A while ago, The Royal Mail conducted a research study to discover how much influence printed mail has on long term memory encoding (LTME).

In one of the largest media studies they found that mail more easily triggers recall, with a 32 percent improvement than on LTME than email, and 72 percent higher than television.

If you’ve ever read Malcolm Gladwell’s book Blink (and if you haven’t, I urge you to), or The Chimp Paradox by Prof Steve Peters (again, highly recommend this one) you’ll know a significant part of our brain operates on a subconscious level  – autodrive if you will.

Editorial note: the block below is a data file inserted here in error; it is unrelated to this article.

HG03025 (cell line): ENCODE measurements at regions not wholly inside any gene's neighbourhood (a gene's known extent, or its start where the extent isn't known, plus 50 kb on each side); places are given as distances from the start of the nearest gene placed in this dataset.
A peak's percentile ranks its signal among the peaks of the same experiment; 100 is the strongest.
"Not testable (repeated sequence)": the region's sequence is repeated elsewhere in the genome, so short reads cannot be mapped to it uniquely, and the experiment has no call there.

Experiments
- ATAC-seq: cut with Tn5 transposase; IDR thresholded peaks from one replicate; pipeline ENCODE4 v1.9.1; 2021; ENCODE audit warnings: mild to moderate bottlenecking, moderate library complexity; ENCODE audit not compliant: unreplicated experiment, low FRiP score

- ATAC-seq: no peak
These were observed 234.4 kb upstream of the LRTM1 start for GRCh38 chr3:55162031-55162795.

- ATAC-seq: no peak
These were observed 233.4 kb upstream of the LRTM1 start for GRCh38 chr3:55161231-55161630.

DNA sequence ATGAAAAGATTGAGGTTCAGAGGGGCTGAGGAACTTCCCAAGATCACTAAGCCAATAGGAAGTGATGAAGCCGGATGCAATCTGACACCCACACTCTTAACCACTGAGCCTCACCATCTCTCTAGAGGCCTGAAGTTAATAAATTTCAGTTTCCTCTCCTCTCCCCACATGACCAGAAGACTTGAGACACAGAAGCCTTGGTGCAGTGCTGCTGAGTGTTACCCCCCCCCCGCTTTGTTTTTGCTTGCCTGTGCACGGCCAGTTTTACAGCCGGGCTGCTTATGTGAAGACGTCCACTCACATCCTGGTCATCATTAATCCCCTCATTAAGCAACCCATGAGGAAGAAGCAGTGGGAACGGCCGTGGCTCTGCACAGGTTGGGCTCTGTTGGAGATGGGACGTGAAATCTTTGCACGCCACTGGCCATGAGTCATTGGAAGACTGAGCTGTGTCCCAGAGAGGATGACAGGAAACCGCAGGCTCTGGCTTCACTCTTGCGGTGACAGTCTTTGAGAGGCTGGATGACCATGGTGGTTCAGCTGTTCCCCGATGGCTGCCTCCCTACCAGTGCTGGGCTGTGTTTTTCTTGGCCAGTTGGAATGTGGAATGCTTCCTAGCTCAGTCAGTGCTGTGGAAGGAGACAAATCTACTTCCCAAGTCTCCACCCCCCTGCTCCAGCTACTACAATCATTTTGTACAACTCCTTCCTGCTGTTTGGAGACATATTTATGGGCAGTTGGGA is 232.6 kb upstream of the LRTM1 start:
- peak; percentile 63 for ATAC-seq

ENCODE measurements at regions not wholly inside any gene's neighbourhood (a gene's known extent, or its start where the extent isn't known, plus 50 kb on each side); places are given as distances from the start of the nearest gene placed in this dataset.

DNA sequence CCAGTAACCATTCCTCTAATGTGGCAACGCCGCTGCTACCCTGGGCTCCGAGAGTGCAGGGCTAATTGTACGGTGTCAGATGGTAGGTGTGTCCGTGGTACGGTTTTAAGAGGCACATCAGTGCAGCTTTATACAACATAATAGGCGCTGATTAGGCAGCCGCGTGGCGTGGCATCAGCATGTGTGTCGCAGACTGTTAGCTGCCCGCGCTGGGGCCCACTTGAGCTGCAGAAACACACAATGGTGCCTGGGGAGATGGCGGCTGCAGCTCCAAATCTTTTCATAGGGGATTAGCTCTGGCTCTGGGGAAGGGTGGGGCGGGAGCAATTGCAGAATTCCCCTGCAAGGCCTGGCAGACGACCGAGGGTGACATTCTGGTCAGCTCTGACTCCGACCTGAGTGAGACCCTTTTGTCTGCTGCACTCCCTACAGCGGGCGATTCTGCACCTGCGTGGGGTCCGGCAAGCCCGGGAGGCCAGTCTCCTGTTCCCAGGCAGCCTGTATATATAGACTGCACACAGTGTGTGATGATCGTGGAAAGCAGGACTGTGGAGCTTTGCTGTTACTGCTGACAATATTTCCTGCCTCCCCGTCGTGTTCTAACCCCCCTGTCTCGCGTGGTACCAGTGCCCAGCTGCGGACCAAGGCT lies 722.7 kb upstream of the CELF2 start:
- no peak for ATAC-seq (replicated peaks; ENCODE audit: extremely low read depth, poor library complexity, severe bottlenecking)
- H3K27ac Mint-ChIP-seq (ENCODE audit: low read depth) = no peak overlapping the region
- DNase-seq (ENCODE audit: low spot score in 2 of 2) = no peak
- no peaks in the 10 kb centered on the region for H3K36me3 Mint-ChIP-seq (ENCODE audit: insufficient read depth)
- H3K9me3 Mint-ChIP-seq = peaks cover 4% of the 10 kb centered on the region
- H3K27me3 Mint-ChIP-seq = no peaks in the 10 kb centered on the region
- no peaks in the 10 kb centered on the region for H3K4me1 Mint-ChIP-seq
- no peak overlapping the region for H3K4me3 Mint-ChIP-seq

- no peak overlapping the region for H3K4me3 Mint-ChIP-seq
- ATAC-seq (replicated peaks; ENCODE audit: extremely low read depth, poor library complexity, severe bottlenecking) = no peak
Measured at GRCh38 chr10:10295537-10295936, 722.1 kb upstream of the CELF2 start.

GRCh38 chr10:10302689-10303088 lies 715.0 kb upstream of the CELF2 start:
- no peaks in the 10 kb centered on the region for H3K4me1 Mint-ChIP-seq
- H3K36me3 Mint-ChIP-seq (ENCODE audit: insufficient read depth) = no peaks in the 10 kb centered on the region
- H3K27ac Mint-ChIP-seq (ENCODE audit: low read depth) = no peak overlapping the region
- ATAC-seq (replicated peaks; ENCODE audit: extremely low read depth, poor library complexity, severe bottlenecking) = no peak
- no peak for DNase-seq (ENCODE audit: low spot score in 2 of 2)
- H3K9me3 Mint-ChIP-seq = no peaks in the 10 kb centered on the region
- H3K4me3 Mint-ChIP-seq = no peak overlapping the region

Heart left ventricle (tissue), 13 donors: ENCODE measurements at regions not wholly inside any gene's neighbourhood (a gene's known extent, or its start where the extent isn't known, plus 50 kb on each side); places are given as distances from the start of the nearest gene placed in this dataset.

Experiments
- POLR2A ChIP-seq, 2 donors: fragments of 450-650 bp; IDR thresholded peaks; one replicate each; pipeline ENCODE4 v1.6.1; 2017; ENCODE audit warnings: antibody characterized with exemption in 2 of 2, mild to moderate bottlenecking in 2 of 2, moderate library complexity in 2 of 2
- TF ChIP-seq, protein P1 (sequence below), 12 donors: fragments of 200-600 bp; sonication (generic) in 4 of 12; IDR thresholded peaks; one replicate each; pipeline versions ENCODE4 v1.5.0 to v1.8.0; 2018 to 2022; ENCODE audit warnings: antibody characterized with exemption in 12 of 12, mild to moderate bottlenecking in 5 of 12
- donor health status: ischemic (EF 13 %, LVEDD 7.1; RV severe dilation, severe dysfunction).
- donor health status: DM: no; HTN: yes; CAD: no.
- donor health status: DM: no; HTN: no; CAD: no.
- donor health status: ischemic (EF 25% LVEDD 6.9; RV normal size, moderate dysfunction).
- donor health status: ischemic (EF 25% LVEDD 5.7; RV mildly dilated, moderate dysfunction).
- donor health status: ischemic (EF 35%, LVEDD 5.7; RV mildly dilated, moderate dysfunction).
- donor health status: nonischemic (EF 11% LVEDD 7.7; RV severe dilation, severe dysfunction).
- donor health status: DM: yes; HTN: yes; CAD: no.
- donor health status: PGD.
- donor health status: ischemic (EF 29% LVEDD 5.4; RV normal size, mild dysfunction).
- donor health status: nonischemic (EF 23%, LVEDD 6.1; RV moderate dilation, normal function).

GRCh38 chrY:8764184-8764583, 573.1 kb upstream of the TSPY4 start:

In the book Blink, Malcolm Gladwell explores the ability to “thin slice” which is to delve into that subconscious, automated respose behaviour to make decisions in high pressure situations more quickly and more reliably.

Clearly, reading a piece of direct mail rarely occurs in a high pressure situation (I might be wrong) but the automatic retention of the information you see in a direct mail piece is interesting. The fact that you retain information more readily from a physical piece of mail is crucial to your planning, particularly how you time the various channels of your campaigns, to elicit the most responses.

This study was part of the Royal Mail’s Private Life of Mail programme, which contains a lot of research in this area, and if you use direct mail as a channel, you should definitely read it.


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